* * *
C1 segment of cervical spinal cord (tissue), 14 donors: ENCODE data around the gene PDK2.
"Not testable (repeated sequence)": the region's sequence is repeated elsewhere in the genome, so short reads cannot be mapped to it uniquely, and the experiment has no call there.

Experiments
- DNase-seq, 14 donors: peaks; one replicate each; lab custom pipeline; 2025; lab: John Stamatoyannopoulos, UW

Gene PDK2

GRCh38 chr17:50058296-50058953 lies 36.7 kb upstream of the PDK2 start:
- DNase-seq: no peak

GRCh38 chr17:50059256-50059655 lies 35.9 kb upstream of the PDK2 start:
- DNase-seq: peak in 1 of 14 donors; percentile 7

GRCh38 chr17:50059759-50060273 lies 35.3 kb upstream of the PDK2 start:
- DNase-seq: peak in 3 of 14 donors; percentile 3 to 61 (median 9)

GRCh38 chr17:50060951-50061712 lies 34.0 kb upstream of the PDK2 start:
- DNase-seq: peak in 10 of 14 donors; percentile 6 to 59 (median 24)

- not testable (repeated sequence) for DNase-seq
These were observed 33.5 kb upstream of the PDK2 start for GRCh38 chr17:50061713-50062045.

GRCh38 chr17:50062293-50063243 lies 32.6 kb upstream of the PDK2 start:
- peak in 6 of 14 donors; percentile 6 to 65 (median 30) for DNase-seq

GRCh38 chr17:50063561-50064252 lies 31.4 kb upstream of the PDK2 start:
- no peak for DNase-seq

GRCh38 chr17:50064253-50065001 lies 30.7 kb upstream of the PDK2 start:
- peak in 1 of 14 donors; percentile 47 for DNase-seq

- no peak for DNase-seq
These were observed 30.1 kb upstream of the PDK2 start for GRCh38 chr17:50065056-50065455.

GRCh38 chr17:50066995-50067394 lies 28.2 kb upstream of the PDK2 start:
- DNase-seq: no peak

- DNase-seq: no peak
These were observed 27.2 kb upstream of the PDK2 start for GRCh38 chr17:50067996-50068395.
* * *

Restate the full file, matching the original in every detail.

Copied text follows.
C1 segment of cervical spinal cord (tissue), 14 donors: ENCODE data around the gene PDK2.
"Not testable (repeated sequence)": the region's sequence is repeated elsewhere in the genome, so short reads cannot be mapped to it uniquely, and the experiment has no call there.

Experiments
- DNase-seq, 14 donors: peaks; one replicate each; lab custom pipeline; 2025; lab: John Stamatoyannopoulos, UW

Gene PDK2

GRCh38 chr17:50058296-50058953 lies 36.7 kb upstream of the PDK2 start:
- DNase-seq: no peak

GRCh38 chr17:50059256-50059655 lies 35.9 kb upstream of the PDK2 start:
- DNase-seq: peak in 1 of 14 donors; percentile 7

GRCh38 chr17:50059759-50060273 lies 35.3 kb upstream of the PDK2 start:
- DNase-seq: peak in 3 of 14 donors; percentile 3 to 61 (median 9)

GRCh38 chr17:50060951-50061712 lies 34.0 kb upstream of the PDK2 start:
- DNase-seq: peak in 10 of 14 donors; percentile 6 to 59 (median 24)

- not testable (repeated sequence) for DNase-seq
These were observed 33.5 kb upstream of the PDK2 start for GRCh38 chr17:50061713-50062045.

GRCh38 chr17:50062293-50063243 lies 32.6 kb upstream of the PDK2 start:
- peak in 6 of 14 donors; percentile 6 to 65 (median 30) for DNase-seq

GRCh38 chr17:50063561-50064252 lies 31.4 kb upstream of the PDK2 start:
- no peak for DNase-seq

GRCh38 chr17:50064253-50065001 lies 30.7 kb upstream of the PDK2 start:
- peak in 1 of 14 donors; percentile 47 for DNase-seq

- no peak for DNase-seq
These were observed 30.1 kb upstream of the PDK2 start for GRCh38 chr17:50065056-50065455.

GRCh38 chr17:50066995-50067394 lies 28.2 kb upstream of the PDK2 start:
- DNase-seq: no peak

- DNase-seq: no peak
These were observed 27.2 kb upstream of the PDK2 start for GRCh38 chr17:50067996-50068395.